Senator Dick Durbin, key Senate Democrat, says Rosenstein ‘set up' on Comey

Deputy Attorney General Rod Rosenstein was probably “set up” by the White House to justify FBI director James Comey’s firing, according to the second-ranking Senate Democrat likely to question him during a Thursday briefing on Capitol Hill.

It could be the next flash point in a Russia controversy enveloping the Trump administration.

In an interview with USA TODAY, Sen. Dick Durbin, D-Ill., who also sits on the Judiciary Committee, said one of his primary questions for Rosenstein is whether he was instructed by someone at the White House to craft a memo recommending the dismissal of Comey. Rosenstein will appear before a closed-session all-senators briefing.

“The man started a blank slate in this whole thing and then reached a point where he was recommending dismissing Comey and raising a question about whether the investigation should go forward,” said Durbin.

“To every outward appearance he was set up. He devised a memo with a rationale for firing Comey that was laughable politically but he must have believed to be credible from a legal viewpoint,” said Durbin. The White House did not immediately reply to a request for comment. On who gave Rosenstein the orders: “I would guess the president would never do that, someone less might do it for the president, and I don’t know who that is,” said Durbin.

Sen. Richard Blumenthal, D-Conn., who also serves on the Judiciary Committee, echoed Durbin in saying Rosenstein "was really unfortunately used and his reputation exploited."

"It would be interesting to know Rosenstein's contacts in Justice at higher levels and at the White House," said Durbin, who is urging Rosenstein "to maintain your credibility."

Durbin also pointed to the fact that, during an initial hearing before the Judiciary Committee on March 7, Rosenstein wasn’t even aware of some basic facts regarding several U.S. intelligence agencies that concluded Russia had conspired to influence the U.S. election. “He said, ‘I really don’t know anything about that,” said Durbin. “I kind of put him on the spot and said, ‘read it.’ So he did, and he got back to me” with an acceptable answer, said Durbin.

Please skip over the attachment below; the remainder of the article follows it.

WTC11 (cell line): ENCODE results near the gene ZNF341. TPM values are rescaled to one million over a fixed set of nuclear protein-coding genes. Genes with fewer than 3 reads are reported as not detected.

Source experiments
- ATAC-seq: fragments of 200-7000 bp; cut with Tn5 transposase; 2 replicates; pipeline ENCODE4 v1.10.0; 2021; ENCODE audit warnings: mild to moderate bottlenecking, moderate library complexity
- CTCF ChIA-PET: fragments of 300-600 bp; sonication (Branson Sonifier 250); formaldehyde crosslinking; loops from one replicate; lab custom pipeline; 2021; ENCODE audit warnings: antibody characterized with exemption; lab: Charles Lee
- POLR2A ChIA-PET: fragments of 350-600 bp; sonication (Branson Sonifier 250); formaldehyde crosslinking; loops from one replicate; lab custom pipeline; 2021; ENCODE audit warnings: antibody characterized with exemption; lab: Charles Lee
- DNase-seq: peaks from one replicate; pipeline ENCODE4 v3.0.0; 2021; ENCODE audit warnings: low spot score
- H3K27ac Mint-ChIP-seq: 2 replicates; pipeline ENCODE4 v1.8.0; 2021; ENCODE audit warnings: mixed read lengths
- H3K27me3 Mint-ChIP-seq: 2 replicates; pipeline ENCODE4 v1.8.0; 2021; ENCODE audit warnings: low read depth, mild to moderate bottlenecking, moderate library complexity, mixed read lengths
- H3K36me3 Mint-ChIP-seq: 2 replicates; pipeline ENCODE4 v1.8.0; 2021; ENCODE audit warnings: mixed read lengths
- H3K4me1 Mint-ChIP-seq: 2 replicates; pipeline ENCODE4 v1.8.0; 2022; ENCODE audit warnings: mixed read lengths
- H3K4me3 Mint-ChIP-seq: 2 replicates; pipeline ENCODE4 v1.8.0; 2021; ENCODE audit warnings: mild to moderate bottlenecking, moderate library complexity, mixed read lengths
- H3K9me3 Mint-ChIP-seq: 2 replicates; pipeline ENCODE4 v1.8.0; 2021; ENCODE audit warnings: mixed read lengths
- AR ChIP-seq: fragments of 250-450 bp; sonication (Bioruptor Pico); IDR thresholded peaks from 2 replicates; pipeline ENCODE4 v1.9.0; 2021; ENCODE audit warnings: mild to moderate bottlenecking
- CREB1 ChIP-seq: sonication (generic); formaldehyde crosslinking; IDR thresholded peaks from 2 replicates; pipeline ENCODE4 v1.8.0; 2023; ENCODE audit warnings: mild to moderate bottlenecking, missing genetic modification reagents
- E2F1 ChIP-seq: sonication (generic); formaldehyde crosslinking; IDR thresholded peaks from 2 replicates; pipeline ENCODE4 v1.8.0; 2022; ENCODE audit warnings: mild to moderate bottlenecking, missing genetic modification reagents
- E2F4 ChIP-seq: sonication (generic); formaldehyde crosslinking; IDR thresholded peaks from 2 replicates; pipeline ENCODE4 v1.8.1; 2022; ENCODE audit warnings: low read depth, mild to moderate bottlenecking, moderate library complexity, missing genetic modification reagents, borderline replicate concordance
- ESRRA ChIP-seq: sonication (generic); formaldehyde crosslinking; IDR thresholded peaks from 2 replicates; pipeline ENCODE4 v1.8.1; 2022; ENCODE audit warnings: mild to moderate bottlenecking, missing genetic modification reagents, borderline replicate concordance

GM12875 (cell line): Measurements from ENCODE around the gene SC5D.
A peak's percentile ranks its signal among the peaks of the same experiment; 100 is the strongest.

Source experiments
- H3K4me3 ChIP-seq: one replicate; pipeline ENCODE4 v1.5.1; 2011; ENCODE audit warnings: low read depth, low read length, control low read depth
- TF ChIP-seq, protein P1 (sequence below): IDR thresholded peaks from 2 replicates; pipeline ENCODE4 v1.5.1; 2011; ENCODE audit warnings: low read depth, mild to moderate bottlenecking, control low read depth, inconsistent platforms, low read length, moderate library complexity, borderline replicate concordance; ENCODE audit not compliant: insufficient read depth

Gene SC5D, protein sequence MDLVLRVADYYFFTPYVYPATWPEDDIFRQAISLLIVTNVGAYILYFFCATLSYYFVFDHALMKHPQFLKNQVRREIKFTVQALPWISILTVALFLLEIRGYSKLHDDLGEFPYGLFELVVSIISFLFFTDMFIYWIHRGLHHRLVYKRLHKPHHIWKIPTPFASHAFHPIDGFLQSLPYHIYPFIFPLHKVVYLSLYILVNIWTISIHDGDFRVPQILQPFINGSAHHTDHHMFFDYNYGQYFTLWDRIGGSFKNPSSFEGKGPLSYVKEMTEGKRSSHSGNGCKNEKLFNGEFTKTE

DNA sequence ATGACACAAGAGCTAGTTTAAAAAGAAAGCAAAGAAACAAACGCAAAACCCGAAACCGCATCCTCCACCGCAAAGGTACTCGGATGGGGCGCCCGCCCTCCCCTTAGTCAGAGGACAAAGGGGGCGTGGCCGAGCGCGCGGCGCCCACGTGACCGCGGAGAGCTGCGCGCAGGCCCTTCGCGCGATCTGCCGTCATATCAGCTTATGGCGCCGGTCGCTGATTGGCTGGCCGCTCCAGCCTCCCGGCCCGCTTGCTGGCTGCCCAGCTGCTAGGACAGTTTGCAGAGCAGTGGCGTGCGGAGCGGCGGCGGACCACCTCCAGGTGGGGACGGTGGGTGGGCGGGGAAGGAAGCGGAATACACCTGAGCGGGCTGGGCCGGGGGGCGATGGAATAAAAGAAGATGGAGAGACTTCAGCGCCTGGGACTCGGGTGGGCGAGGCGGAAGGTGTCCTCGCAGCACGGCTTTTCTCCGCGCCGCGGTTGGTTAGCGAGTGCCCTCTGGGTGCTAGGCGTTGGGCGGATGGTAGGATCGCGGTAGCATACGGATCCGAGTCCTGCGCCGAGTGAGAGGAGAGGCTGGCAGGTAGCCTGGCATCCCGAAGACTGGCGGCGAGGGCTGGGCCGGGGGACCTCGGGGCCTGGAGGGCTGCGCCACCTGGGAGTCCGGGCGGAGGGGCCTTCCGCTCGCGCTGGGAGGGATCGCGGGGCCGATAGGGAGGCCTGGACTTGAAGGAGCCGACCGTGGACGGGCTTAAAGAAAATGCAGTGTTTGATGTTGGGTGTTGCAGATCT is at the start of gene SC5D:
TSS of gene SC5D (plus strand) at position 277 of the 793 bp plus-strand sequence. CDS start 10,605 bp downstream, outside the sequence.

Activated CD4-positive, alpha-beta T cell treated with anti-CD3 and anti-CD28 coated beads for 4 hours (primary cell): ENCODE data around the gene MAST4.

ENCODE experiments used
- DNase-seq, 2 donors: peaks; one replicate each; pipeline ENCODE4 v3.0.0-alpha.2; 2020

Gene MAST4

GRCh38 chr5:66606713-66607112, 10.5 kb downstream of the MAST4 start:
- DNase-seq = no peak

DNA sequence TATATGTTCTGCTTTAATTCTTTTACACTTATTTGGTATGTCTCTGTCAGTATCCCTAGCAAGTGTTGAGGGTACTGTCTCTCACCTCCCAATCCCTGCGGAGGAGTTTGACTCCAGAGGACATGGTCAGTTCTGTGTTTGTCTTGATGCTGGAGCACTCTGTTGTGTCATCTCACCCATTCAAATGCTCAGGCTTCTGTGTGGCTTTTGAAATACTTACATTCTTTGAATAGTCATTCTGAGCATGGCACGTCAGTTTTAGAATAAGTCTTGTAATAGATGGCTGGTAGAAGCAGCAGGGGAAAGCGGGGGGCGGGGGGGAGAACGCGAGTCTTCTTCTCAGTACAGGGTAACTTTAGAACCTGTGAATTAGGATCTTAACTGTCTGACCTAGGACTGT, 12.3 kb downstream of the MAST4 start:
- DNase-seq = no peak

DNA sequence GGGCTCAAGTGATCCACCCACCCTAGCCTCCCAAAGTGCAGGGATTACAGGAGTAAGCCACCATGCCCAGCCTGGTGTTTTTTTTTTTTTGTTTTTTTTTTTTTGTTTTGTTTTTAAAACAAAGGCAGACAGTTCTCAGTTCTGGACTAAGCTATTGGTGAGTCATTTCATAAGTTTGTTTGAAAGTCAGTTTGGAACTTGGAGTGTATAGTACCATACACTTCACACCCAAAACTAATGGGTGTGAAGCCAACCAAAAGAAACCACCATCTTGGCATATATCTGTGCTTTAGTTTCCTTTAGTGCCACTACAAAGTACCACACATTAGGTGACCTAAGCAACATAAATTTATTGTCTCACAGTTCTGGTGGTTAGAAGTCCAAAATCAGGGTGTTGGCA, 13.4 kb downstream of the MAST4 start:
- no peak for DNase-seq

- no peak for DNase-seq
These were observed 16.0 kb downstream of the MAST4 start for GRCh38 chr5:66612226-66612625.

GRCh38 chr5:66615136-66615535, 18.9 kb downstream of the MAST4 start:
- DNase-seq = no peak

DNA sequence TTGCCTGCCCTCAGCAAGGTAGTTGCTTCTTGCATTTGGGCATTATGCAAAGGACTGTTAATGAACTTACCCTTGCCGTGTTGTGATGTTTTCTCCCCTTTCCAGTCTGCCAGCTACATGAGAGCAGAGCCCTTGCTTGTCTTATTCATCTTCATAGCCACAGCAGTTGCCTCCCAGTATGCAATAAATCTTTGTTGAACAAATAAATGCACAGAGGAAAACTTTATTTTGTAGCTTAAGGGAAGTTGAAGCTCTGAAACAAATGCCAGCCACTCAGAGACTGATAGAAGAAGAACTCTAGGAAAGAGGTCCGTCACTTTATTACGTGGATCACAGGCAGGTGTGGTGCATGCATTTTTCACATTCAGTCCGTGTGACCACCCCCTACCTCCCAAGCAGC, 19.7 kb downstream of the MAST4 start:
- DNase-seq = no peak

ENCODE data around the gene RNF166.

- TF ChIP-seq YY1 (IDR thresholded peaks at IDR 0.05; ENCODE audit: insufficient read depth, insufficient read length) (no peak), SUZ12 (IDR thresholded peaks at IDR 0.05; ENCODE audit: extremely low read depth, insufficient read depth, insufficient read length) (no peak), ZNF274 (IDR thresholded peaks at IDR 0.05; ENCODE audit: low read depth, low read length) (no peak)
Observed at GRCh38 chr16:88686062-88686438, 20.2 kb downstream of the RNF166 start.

Rosenstein’s memo outlined a series of reasons why Comey should be fired, relying heavily on his conduct during the investigation into Hillary Clinton’s private email server. Trump officials initially said Comey’s dismissal was based on the memo. Trump later told NBC he was thinking of “this Russia thing” when he made the decision to fire Comey.

Who directed Rosenstein?

The conflicting accounts — and Rosenstein’s arrival on the job just two weeks prior — have Democrats questioning whether Rosenstein was told to write the memo. It’s a question that’s key to establishing whether Trump may be trying to obstruct the investigation into his ties to Russia. Both Rosenstein and Attorney General Jeff Sessions, who had recused himself in the Russia investigation, recommended Comey be fired.

Congressional Democrats are now pushing for the appointment of a special prosecutor to investigate the Trump administrations’ ties to Russia. Republicans, including Majority Leader Mitch McConnell, remain opposed, even after the Washington Post report Monday that Trump leaked classified information to Russian officials during an Oval Office meeting last week.

Democrats are calculating that the Rosenstein hearing, and another scheduled at a later date with Comey, could unlock additional information that further pressures Republicans to ultimately support a special prosecutor. “There will come a moment when they make stark assessments about retaining their majority and how risky it is sticking with Trump,” said Durbin.

On Rosenstein, he said: “I’d love to cross examine him as a lawyer. Here I am, a fellow who three weeks ago voted for this U.S. attorney from Maryland …. thinking this is the kind of professional I’d like to see in the Department of Justice,” said Durbin. “What happened in the first two weeks is devastating,” he said.

Durbin also stood by claims from members of Congress and reports that Comey was fired after asking for more resources to step up his investigation of Trump’s Russia connection. Acting FBI Director Andrew McCabe told lawmakers last week he was unaware of any such request, which would have been made directly to Congress leaders.

“Congressional leaders who would know the answer … say Comey asked for more resources” before losing his job, said Durbin.

Read more:

Deputy Attorney General Rosenstein to brief senators Thursday on Comey firing

Trump's tweets on mishandled classified info come back to haunt him

Trump defends sharing 'facts' with Russians; reports say Israel gave intel

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